Um, are you okay?

No, I most certainly am not! Oh, and another reason we’re emotionally invested: Wilde brings up modern-day issues and debates: is love more important than life? What are you willing to die for? Which is more important — science or love?

Alright, alright, moving on: When I Google “symbolism of a nightingale”, the first result that pops up says that “the nightingale sings of love, but it is also a symbol of the connection between love and death[1]”. And I know that a rose symbolizes love as well. Do these things have any connection to Wilde’s message?

…I thought you said that you read the story.

It’s not plagiarism if you cite your sources: What we can “steal” from Oscar Wilde.

The things from above are totally applicable. Dramatic irony. Posing timeless questions. But we can also look at some of his other craft elements. First, let’s check out his use of image by tracking the rose’s purpose throughout the story.

Initially, it’s the “goal” of the main character. He desires it because it’s a tool used to achieve his greater purpose – dancing with the Professor’s daughter. Thus, it becomes the goal of the nightingale to get the rose for the boy, which she achieves but, in doing so, she ultimately loses her life. Now it’s the cause of a character’s death as well. Then the boy takes the rose to the Professor’s daughter, but she rejects him; dismayed, the boy throws the rose into the street, where it is crushed by a wagon’s wheel. The use of the rose as a controlling image a) took a relatively common symbol for love and used it in these unique ways, and b) emotionally distressed the reader by essentially rendering the nightingale’s sacrifice useless. By making a character’s sacrifice irrelevant, and amplifying it by another character (the boy) not even realizing her sacrifice evokes emotion in the reader.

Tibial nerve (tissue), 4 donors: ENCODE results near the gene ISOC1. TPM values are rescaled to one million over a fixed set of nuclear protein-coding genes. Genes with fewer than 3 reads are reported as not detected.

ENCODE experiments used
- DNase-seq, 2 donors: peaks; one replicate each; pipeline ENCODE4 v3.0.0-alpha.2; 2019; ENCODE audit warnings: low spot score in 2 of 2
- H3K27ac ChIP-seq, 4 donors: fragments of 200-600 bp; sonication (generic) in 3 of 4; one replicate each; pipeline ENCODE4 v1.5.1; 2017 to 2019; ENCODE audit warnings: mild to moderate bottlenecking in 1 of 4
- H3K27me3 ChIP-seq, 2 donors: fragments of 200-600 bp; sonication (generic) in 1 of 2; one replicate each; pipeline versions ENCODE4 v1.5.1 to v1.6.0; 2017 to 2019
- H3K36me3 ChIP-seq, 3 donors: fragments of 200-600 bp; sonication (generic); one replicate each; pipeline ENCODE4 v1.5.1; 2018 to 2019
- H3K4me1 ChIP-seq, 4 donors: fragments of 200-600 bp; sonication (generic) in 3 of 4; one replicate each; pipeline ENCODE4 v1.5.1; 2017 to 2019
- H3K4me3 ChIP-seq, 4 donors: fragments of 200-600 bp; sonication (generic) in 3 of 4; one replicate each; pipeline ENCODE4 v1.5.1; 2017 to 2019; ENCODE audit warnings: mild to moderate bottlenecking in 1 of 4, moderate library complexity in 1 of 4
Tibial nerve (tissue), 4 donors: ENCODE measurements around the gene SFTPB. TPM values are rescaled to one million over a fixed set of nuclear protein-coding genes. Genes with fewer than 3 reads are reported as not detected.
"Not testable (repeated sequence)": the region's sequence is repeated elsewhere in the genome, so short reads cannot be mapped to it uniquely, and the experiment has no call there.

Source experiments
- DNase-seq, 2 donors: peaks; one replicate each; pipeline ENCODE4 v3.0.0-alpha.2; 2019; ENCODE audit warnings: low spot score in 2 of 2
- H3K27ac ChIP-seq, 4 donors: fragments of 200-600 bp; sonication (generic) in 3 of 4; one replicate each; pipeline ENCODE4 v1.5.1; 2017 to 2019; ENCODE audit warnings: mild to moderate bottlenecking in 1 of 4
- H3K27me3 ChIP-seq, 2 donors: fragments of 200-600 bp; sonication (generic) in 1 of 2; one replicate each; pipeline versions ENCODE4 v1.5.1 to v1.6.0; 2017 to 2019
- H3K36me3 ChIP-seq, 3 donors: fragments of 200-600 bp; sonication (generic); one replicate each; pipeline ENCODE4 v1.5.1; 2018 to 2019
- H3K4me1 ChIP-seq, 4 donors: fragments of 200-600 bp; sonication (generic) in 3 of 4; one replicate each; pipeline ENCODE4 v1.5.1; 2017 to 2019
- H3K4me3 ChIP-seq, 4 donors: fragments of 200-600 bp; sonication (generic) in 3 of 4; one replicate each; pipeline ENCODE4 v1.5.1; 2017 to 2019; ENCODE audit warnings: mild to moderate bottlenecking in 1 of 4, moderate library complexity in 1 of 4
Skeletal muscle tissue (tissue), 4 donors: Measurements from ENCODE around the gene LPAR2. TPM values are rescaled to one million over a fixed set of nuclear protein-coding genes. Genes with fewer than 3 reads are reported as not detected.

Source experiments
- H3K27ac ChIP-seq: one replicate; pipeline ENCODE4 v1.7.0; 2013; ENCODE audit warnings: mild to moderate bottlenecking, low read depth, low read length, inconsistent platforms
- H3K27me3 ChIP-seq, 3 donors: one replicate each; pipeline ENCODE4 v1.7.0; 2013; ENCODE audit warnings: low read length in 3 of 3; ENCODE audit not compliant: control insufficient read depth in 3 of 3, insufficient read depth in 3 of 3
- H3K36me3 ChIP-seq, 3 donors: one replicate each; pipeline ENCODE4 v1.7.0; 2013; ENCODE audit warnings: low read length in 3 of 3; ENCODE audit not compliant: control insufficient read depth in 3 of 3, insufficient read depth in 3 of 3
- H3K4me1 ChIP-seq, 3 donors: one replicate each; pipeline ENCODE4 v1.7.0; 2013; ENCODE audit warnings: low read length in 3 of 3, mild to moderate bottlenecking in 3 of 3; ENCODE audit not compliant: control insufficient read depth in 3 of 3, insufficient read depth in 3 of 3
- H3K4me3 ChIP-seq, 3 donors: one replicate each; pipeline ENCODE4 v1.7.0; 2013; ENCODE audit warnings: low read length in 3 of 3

Now, let’s check out the point of view in this story. As readers, we get to see the entire spectrum of thoughts – the boy’s, the nightingale’s, and the trees. We understand all of these elements (which is good, because otherwise we’d be wondering why the heck a bird committed suicide and how a single flower bloomed in winter). But then we stop for a moment to examine the language barriers within the story itself. On page six-ish[2], the nightingale sings a song to her Oak Tree, and the boy is listening in. He admits that she has a good tune, but doesn’t understand the words she’s saying. Of course, this serves to further emphasize the science vs art argument, but it also builds tension, because we know that she is planning to sacrifice herself for him as he critiques her singing. We should also note the fact that the nightingale can understand the boy (as he complains about his love life), but he can’t understand her. Which leads to the third point: nature’s role in the story.